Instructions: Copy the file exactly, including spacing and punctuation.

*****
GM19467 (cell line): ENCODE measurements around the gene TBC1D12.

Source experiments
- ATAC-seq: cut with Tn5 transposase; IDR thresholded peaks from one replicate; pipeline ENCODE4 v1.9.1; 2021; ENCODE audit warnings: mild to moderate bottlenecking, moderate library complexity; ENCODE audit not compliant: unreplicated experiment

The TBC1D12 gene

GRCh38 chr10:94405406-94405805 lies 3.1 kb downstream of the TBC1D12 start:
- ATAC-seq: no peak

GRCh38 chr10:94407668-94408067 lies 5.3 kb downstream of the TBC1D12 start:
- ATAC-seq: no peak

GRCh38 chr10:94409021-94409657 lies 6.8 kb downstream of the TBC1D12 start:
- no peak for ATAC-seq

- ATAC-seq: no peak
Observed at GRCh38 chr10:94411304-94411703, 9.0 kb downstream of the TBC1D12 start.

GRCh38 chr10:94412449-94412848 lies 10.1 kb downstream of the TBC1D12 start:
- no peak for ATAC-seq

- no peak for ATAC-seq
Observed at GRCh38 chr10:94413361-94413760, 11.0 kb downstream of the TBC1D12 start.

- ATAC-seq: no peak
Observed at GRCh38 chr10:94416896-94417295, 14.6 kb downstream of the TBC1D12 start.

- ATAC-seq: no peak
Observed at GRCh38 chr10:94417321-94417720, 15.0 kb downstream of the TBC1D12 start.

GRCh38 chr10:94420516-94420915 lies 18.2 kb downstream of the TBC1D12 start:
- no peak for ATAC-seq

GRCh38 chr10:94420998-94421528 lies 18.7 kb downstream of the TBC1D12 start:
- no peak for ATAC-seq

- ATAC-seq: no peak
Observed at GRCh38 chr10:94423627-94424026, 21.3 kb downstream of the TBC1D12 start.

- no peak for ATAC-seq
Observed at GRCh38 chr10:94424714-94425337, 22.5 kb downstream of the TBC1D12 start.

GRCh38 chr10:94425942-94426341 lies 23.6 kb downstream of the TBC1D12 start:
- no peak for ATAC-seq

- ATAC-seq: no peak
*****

GM19467 (cell line): ENCODE measurements around the gene TBC1D12.

Source experiments
- ATAC-seq: cut with Tn5 transposase; IDR thresholded peaks from one replicate; pipeline ENCODE4 v1.9.1; 2021; ENCODE audit warnings: mild to moderate bottlenecking, moderate library complexity; ENCODE audit not compliant: unreplicated experiment

The TBC1D12 gene

GRCh38 chr10:94405406-94405805 lies 3.1 kb downstream of the TBC1D12 start:
- ATAC-seq: no peak

GRCh38 chr10:94407668-94408067 lies 5.3 kb downstream of the TBC1D12 start:
- ATAC-seq: no peak

GRCh38 chr10:94409021-94409657 lies 6.8 kb downstream of the TBC1D12 start:
- no peak for ATAC-seq

- ATAC-seq: no peak
Observed at GRCh38 chr10:94411304-94411703, 9.0 kb downstream of the TBC1D12 start.

GRCh38 chr10:94412449-94412848 lies 10.1 kb downstream of the TBC1D12 start:
- no peak for ATAC-seq

- no peak for ATAC-seq
Observed at GRCh38 chr10:94413361-94413760, 11.0 kb downstream of the TBC1D12 start.

- ATAC-seq: no peak
Observed at GRCh38 chr10:94416896-94417295, 14.6 kb downstream of the TBC1D12 start.

- ATAC-seq: no peak
Observed at GRCh38 chr10:94417321-94417720, 15.0 kb downstream of the TBC1D12 start.

GRCh38 chr10:94420516-94420915 lies 18.2 kb downstream of the TBC1D12 start:
- no peak for ATAC-seq

GRCh38 chr10:94420998-94421528 lies 18.7 kb downstream of the TBC1D12 start:
- no peak for ATAC-seq

- ATAC-seq: no peak
Observed at GRCh38 chr10:94423627-94424026, 21.3 kb downstream of the TBC1D12 start.

- no peak for ATAC-seq
Observed at GRCh38 chr10:94424714-94425337, 22.5 kb downstream of the TBC1D12 start.

GRCh38 chr10:94425942-94426341 lies 23.6 kb downstream of the TBC1D12 start:
- no peak for ATAC-seq

- ATAC-seq: no peak